Concord, N.H. — BILL Gardner was at it again, mucking up Democrats' timetable for picking their presidential nominee by insisting on the date he wanted for New Hampshire's vote.
So one day, frustrated party leaders sent an emissary to the state Capitol to deal with the balky secretary of state. Gardner, however, would not bend. He was adamant about preserving New Hampshire's first-in-the-nation primary by pushing the contest forward a week, rather than have it share its election day with Vermont.
The result was a lecture that still rings in his ears nearly 25 years later: You're a young man and probably hope for a bright political future. If you do this, you will never be elected to another office.
The party's emissary, Nancy Pelosi, was right. She went on to much bigger things (and can't recall the conversation). Gardner, 58, is still in the same office — and utterly delighted at life's fortune. And why not? Gardner is probably the most influential figure in national politics you've never heard of.
He is the one and only person in New Hampshire with the power to schedule the state's presidential primary. It has been first since 1920, making the vote a signal event on the national political calendar — and giving voters of this tiny state an enormous say every four years in deciding who sits in the White House.
It has been Gardner's mission, his obsession, since 1976 to preserve the state's preeminence, and nothing — not lobbying, not threats, not even the occasional flicker of self-doubt — can dissuade him from doing whatever it takes to make sure New Hampshire's primary always, always comes first. (By mutual understanding, Iowa holds the first caucuses, eight days beforehand.)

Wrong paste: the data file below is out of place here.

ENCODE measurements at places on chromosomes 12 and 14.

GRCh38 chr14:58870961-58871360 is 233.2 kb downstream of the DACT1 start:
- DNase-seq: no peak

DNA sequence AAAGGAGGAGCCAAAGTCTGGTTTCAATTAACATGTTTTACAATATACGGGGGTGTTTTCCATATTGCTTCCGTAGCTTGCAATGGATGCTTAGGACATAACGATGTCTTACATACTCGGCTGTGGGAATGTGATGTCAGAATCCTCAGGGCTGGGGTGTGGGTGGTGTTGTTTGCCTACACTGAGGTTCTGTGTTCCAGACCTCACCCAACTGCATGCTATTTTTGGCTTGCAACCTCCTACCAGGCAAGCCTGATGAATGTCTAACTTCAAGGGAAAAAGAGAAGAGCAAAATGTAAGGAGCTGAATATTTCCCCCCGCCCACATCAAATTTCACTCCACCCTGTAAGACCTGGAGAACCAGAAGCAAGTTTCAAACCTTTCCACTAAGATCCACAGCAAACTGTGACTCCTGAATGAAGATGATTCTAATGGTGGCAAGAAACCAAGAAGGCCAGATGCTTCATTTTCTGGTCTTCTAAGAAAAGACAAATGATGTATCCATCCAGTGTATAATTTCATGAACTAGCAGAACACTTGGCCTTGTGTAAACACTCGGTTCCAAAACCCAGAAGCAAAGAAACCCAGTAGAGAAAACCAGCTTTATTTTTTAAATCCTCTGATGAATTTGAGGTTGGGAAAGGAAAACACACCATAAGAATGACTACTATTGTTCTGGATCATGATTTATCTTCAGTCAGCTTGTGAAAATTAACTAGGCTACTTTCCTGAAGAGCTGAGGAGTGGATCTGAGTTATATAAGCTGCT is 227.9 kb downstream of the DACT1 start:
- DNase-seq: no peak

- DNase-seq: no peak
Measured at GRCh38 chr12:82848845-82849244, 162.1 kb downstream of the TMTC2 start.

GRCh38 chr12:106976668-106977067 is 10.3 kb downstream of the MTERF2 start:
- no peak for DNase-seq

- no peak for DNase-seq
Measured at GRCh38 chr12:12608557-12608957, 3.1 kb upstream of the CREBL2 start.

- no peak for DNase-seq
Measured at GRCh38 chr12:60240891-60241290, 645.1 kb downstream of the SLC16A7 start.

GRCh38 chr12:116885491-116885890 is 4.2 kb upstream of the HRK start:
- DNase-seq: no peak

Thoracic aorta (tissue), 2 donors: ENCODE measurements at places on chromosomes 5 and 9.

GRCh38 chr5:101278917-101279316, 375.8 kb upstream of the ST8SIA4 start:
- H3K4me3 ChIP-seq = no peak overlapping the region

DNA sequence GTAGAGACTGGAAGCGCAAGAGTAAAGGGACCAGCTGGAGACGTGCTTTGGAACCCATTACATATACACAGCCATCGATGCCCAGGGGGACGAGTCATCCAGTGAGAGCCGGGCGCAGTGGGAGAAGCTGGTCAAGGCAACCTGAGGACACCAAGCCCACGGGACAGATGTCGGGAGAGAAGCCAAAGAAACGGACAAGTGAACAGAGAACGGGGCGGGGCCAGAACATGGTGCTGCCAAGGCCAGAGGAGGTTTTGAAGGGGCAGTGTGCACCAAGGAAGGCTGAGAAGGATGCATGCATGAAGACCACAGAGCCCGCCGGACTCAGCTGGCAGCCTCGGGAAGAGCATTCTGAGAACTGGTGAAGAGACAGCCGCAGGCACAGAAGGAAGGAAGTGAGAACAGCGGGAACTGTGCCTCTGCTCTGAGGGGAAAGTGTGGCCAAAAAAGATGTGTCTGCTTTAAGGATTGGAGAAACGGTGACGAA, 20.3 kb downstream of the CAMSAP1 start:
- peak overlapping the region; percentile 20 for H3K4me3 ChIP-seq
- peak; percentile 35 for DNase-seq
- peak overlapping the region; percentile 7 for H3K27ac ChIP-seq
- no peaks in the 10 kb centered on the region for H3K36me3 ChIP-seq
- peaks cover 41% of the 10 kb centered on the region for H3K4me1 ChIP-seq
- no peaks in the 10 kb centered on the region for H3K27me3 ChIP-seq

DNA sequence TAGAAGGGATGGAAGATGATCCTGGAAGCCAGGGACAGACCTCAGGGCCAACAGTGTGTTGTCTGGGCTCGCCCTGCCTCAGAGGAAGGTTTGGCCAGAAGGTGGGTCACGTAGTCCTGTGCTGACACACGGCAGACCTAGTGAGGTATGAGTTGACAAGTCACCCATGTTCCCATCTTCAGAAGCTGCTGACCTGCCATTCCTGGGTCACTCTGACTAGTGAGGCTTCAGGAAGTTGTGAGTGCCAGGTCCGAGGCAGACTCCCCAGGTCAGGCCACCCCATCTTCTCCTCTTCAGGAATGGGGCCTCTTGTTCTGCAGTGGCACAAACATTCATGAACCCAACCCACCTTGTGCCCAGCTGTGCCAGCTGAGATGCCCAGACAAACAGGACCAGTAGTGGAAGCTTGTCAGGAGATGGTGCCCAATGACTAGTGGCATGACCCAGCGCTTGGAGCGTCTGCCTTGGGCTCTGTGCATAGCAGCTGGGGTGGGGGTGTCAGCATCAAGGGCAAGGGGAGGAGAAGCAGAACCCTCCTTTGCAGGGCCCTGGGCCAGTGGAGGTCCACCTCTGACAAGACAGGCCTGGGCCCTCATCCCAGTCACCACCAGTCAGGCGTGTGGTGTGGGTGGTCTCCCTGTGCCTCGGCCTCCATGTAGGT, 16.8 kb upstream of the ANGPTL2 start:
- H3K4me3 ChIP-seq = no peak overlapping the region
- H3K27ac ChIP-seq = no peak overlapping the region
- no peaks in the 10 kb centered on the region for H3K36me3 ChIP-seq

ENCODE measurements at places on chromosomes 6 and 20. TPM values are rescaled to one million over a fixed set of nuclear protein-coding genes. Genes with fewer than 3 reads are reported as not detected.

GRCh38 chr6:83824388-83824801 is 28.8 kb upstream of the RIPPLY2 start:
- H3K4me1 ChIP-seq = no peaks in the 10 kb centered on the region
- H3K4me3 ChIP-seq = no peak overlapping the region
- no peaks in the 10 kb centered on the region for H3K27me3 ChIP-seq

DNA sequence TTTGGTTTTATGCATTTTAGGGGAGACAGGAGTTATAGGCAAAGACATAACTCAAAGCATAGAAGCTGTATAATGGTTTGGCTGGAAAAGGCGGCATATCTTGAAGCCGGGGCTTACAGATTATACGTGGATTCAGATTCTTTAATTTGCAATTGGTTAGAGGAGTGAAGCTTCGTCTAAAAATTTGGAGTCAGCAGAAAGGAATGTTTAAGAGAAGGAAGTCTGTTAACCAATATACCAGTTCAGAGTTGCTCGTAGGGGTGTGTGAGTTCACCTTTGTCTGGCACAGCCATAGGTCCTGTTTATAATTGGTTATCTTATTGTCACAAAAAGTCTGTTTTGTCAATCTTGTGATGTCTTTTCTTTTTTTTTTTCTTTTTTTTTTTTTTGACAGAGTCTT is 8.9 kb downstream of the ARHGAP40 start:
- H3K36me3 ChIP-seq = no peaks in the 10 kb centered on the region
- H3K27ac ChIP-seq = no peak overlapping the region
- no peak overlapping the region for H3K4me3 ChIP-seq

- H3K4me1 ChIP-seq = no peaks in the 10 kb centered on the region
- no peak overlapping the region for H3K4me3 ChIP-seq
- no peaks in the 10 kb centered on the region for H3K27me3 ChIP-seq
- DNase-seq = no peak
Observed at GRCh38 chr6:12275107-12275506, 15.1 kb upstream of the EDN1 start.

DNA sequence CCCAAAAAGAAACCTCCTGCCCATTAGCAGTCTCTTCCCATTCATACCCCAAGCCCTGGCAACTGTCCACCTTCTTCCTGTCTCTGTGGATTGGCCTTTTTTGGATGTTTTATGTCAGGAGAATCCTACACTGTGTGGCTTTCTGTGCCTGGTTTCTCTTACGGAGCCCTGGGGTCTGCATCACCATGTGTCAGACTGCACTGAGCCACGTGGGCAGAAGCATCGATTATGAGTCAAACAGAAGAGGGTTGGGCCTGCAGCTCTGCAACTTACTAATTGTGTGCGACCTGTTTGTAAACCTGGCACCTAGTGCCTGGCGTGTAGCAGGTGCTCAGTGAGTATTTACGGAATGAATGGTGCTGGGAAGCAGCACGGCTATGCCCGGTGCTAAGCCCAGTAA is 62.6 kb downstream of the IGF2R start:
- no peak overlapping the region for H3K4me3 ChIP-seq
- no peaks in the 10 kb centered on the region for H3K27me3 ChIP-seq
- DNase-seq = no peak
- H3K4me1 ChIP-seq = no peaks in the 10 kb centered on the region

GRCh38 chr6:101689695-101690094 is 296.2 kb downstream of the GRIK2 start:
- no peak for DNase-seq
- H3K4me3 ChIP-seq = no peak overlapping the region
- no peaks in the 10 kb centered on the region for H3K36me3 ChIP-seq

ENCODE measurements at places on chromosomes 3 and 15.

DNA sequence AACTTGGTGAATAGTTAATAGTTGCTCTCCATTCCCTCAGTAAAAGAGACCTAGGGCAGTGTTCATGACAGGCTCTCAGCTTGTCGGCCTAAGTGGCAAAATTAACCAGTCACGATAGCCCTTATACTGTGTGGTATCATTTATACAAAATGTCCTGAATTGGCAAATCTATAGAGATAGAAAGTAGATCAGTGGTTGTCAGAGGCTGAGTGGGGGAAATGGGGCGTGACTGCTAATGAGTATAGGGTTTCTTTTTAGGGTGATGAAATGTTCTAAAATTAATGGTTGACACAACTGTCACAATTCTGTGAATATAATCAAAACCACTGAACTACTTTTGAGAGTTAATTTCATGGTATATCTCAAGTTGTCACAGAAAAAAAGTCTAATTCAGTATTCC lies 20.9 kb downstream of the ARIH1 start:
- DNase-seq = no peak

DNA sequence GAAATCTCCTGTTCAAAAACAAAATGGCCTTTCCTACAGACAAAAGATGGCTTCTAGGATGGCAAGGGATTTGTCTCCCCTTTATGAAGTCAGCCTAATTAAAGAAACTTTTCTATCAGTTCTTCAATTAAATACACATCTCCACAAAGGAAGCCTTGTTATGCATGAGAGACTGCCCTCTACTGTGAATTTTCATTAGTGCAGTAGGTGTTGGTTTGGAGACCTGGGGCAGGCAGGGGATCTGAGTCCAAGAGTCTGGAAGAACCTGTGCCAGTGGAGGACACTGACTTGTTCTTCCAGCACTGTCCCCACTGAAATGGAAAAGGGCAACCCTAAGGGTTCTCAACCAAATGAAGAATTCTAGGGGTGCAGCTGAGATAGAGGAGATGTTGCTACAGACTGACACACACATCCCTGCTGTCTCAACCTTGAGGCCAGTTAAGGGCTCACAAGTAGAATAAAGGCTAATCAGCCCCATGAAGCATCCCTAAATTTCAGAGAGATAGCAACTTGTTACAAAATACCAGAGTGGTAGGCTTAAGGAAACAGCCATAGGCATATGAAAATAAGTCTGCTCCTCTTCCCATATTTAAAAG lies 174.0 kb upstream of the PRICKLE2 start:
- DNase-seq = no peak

"What's been established as a tradition is a tradition," Gardner says with a certitude as plain and simple as the peanut-butter-on-whole-wheat sandwiches he packs in his brown-bag lunch.
This does not go over well outside the state. Politicians elsewhere perennially complain about the outsize influence of voters in this far-off corner of the country, who reward the top finishers with an important burst of momentum. They hatch plans to diminish New Hampshire's sway. The latest calls for a Democratic caucus in Nevada three days prior and New Hampshire sharing its primary day, tentatively set for Jan. 22, with Republicans in Wyoming.
Privately, people use the words "stubborn" and "arrogant" to describe Gardner and his insistence on keeping his state's privileged position, saying he treats it like a God-given right.
But Gardner ignores outsiders. "Nobody's going to protect New Hampshire but New Hampshire," he says unapologetically. The state's small size and proficiency at running elections means he can stall until there is no choice but to let the Granite State go first. One year he waited until almost Christmas to schedule the primary. This time, with the nominating calendar even more front-loaded, he has threatened to hold the 2008 vote in 2007.
That makes Gardner — or Billy, as he is widely known — extremely popular in his native New Hampshire. He is in his 16th two-year term, making him the second-longest-serving secretary of state in the nation's history. Lawmakers elect him and have kept him there, even though Gardner is a Democrat and, until last month, Republicans ran the Legislature.
He even survived the 1984 Reagan landslide, besting the head of the state GOP at a time when Republicans held 300 of 400 seats in the lower chamber and 18 of 24 state Senate seats.
"He's one of the most trusted people in state government, in a place where you don't throw that word around," said Tom Rath, a Concord attorney and one of the state's Republican elders.